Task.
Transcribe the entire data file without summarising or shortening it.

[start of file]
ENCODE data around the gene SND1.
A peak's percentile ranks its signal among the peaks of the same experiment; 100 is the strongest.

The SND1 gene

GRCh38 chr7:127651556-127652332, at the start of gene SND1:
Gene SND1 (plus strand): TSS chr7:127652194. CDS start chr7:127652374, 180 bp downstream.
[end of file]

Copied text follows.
ENCODE data around the gene SND1.
A peak's percentile ranks its signal among the peaks of the same experiment; 100 is the strongest.

The SND1 gene

GRCh38 chr7:127651556-127652332, at the start of gene SND1:
Gene SND1 (plus strand): TSS chr7:127652194. CDS start chr7:127652374, 180 bp downstream.